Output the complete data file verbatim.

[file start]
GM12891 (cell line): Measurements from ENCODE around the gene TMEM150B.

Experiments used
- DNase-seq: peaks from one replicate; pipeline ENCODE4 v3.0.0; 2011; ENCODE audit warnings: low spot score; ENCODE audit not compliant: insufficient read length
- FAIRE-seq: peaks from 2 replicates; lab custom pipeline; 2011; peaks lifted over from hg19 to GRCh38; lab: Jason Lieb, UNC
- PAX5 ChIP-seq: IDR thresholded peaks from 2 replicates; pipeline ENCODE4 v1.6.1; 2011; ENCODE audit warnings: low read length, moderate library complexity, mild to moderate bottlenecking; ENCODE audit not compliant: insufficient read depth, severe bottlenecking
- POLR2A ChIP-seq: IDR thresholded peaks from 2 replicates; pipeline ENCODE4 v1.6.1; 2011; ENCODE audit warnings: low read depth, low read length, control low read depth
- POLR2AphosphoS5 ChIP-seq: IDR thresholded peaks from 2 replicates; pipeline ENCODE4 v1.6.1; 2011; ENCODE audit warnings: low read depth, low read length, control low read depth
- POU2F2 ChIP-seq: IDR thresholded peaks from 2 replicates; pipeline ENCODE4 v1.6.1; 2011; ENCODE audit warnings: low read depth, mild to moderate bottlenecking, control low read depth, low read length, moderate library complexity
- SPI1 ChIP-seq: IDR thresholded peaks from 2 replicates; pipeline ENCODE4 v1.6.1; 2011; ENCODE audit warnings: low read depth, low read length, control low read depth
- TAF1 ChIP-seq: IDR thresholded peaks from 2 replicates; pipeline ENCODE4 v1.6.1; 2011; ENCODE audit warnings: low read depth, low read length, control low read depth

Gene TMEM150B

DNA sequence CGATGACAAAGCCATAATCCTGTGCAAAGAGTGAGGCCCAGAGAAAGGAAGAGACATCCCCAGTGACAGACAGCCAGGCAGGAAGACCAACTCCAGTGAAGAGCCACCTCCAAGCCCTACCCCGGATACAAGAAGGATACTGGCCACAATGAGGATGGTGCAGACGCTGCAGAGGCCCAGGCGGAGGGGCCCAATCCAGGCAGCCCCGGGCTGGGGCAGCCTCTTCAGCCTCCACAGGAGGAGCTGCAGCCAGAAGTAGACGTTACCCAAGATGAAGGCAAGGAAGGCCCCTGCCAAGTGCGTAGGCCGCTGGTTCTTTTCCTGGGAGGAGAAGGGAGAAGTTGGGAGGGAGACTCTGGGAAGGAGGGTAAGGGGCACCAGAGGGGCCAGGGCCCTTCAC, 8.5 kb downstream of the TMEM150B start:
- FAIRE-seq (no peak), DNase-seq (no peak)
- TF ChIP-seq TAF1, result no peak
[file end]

GM12891 (cell line): Measurements from ENCODE around the gene TMEM150B.

Experiments used
- DNase-seq: peaks from one replicate; pipeline ENCODE4 v3.0.0; 2011; ENCODE audit warnings: low spot score; ENCODE audit not compliant: insufficient read length
- FAIRE-seq: peaks from 2 replicates; lab custom pipeline; 2011; peaks lifted over from hg19 to GRCh38; lab: Jason Lieb, UNC
- PAX5 ChIP-seq: IDR thresholded peaks from 2 replicates; pipeline ENCODE4 v1.6.1; 2011; ENCODE audit warnings: low read length, moderate library complexity, mild to moderate bottlenecking; ENCODE audit not compliant: insufficient read depth, severe bottlenecking
- POLR2A ChIP-seq: IDR thresholded peaks from 2 replicates; pipeline ENCODE4 v1.6.1; 2011; ENCODE audit warnings: low read depth, low read length, control low read depth
- POLR2AphosphoS5 ChIP-seq: IDR thresholded peaks from 2 replicates; pipeline ENCODE4 v1.6.1; 2011; ENCODE audit warnings: low read depth, low read length, control low read depth
- POU2F2 ChIP-seq: IDR thresholded peaks from 2 replicates; pipeline ENCODE4 v1.6.1; 2011; ENCODE audit warnings: low read depth, mild to moderate bottlenecking, control low read depth, low read length, moderate library complexity
- SPI1 ChIP-seq: IDR thresholded peaks from 2 replicates; pipeline ENCODE4 v1.6.1; 2011; ENCODE audit warnings: low read depth, low read length, control low read depth
- TAF1 ChIP-seq: IDR thresholded peaks from 2 replicates; pipeline ENCODE4 v1.6.1; 2011; ENCODE audit warnings: low read depth, low read length, control low read depth

Gene TMEM150B

DNA sequence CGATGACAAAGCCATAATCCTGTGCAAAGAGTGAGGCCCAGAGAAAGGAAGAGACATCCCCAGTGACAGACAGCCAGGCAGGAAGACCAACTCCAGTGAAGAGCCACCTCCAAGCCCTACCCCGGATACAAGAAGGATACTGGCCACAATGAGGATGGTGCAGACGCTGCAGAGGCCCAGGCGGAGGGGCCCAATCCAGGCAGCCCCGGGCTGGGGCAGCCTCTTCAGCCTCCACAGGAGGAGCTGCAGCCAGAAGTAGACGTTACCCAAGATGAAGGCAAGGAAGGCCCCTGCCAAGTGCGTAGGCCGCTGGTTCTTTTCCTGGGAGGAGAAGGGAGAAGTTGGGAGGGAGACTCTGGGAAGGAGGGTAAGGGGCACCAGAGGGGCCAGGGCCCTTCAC, 8.5 kb downstream of the TMEM150B start:
- FAIRE-seq (no peak), DNase-seq (no peak)
- TF ChIP-seq TAF1, result no peak